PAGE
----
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Articles Posted in Custody Disputes

pexels-cottonbro-4098224-300x200Am I Eligible for an Annulment in Tennessee?

When a couple seeks to end their marriage in Tennessee, the termination of the marriage is generally accomplished through divorce. The divorce process usually commences with one spouse filing for divorce in a Tennessee court of competent jurisdiction. Once the divorce litigation is initiated, it will progress in either an uncontested or contested fashion. In uncontested divorce cases, the divorce is finalized upon the court approving and incorporating a Marital Dissolution Agreement (and a Permanent Parenting Plan if there are minor children born of the marriage) into a final judgment of divorce. In contested divorce cases, the parties are unable to agree on a Marital Dissolution Agreement (and Permanent Parenting Plan if applicable), and the divorce is finalized by a trial judge upon the entry of a final judgment of divorce after a trial.

There is, however, a rare alternative to divorce: annulment. Annulment is only available if grounds for annulment existed at the time a couple married. In other words, there must have been a defect in the marriage from its inception that renders it subject to annulment, and the spouse seeking the annulment has the burden to prove that the defect existed at the time of the marriage. Simply put, grounds for annulment in Tennessee do not arise after a couple marries, although they may be grounds for divorce.

Cole Law:  Interstate and International Custody DisputesThere are arguably no situations more pressing or serious than those involving the custody of your children. In the context of divorce, determining child custody is often the most contentious aspect of the entire lawsuit, and despite issues of property division and alimony often becoming hotly contested issues in their own right, both parents often find themselves fighting with their greatest vigor to protect their right to control the upbringing and development of their children after the bonds of legal matrimony are finally dissolved. If the parents never married, disputes over child custody can become the sole contested issue in a legal dispute. Under Tennessee law, child custody can become an issue in a myriad of different family law proceedings.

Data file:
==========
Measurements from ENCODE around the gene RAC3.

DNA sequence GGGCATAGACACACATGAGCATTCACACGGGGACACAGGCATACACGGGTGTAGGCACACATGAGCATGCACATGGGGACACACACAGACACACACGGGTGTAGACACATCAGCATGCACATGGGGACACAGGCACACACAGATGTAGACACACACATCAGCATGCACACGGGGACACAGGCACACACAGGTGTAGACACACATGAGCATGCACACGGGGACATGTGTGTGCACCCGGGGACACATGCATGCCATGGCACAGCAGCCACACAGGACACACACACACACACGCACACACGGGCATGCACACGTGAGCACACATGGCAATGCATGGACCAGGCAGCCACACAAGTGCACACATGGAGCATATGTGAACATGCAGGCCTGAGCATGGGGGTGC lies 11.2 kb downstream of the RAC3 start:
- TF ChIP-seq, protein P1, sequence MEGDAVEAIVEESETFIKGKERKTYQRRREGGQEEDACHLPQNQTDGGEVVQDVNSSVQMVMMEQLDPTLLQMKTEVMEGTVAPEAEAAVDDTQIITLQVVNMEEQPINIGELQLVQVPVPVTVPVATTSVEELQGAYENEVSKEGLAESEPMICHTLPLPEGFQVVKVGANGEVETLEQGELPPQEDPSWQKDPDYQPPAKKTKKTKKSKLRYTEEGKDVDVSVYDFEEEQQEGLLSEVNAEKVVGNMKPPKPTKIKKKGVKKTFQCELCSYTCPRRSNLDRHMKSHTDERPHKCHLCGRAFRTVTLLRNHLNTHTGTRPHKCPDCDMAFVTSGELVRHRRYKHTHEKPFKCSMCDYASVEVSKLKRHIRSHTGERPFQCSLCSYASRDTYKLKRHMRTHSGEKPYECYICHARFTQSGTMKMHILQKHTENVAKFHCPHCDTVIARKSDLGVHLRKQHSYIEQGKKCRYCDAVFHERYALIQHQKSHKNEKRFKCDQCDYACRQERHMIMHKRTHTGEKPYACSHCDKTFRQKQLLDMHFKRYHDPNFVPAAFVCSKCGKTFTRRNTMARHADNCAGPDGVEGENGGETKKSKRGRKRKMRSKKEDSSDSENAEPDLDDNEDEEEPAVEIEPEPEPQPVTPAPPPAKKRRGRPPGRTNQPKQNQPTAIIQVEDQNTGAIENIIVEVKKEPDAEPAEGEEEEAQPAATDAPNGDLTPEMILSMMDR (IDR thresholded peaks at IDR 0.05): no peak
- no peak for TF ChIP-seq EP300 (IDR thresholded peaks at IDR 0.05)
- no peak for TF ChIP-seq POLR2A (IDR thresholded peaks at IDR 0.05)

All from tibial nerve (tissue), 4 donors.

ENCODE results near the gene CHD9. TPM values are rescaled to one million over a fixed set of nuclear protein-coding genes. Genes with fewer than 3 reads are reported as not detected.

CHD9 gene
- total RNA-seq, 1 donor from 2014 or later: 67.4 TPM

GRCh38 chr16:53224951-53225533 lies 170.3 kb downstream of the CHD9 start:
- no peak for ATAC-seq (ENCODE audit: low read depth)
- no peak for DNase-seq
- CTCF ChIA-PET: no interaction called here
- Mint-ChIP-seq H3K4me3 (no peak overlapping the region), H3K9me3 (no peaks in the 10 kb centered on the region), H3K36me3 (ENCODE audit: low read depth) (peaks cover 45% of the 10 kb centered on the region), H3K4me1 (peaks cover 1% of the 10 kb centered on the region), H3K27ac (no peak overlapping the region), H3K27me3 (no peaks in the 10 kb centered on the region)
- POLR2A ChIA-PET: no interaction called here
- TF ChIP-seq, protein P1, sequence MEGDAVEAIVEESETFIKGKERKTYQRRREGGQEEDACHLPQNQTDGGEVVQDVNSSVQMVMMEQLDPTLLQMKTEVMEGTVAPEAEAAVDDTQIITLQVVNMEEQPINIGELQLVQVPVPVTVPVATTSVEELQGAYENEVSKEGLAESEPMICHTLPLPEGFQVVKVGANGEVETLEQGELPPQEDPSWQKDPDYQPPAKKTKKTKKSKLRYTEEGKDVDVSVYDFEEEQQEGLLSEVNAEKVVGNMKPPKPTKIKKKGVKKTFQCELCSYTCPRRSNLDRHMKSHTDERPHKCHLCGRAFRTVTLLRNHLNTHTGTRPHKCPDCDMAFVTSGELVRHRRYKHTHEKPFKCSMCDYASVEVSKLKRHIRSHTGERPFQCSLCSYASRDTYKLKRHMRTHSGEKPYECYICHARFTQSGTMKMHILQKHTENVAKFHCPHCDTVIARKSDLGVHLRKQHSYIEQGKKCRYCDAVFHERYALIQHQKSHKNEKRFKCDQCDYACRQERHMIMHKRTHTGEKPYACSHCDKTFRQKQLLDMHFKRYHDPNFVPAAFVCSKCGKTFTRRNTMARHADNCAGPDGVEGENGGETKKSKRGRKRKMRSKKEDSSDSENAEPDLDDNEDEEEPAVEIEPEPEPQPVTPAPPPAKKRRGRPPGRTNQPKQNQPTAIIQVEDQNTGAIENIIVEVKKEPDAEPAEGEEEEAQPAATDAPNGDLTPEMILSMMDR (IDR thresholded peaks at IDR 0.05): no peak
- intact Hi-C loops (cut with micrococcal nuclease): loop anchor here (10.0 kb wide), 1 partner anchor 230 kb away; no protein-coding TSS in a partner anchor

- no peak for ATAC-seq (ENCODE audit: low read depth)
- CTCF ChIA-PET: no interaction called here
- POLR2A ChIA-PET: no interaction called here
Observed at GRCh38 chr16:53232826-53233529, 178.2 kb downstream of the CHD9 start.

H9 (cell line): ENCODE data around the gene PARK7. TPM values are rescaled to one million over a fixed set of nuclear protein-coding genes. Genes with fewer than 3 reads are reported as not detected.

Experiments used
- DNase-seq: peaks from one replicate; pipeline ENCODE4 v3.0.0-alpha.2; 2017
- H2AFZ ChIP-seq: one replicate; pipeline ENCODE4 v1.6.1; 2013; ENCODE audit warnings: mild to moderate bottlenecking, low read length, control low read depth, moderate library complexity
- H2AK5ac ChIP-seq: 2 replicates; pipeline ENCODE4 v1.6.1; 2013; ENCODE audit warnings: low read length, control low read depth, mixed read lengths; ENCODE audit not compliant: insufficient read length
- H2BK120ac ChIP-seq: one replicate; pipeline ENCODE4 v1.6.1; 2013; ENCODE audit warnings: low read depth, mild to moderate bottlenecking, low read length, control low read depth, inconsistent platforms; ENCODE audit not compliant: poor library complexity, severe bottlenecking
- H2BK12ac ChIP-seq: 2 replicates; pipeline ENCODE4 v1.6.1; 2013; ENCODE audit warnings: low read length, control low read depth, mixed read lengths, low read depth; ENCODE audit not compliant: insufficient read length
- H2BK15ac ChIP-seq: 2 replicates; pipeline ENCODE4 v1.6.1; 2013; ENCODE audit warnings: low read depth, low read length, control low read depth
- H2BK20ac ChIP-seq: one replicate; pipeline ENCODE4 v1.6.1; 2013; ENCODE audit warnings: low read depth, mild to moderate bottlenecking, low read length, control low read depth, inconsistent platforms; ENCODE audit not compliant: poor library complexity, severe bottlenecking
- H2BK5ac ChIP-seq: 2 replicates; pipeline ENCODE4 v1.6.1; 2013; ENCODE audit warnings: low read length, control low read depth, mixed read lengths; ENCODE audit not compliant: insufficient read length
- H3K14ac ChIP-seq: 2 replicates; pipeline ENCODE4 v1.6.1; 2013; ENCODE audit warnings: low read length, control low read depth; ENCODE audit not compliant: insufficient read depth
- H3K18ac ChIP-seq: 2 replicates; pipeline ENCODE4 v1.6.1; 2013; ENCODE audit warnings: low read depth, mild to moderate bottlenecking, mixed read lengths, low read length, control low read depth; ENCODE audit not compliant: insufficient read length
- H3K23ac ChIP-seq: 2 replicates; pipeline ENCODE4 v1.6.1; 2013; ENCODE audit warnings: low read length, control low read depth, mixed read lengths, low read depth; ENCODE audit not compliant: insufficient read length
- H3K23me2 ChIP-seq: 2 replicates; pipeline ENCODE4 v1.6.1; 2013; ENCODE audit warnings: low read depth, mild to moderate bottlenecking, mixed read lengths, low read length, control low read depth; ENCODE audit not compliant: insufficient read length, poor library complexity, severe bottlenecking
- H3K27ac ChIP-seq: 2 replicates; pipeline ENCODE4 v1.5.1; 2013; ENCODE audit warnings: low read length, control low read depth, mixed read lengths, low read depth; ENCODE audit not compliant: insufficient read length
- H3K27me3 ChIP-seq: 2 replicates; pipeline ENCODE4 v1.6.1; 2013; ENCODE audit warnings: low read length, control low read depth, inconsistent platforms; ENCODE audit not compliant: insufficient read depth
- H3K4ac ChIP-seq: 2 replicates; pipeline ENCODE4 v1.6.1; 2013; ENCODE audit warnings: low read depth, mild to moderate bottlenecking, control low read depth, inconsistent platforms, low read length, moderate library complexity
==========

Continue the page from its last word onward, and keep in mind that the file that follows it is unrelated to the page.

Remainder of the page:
Nevertheless, while many parents may think that custody disputes are something that always get resolved at the local courthouse, legal disputes over child custody can often traverse several states or even several countries. To make matters even more complicated and pressing, one parent may take physical custody of the children without the knowledge or consent of the other parent, and it may not even be clear where the children are located or who is with them at the time a parent wants to file a legal action for custody in such exigent circumstances.

For example, imagine a situation in which you have been married to your spouse for approximately fifteen years and you have two minor children, ages twelve and fourteen. One day, after working long hours, you come home to find a note from your spouse saying, “I just can’t take this anymore. I’m leaving and I’m taking the kids with me. I think we may eventually stay with my parents but I’m not sure when. Don’t try to follow us.” After reading the note several times over, you frantically search the house only to find that both of your children are gone, many of their clothes are missing from their closets, and neither the children’s passports nor suitcases are anywhere to be found. In what seems like the blink of an eye, your children are gone, and you don’t know when – if ever – you may see your children again. What can you do?

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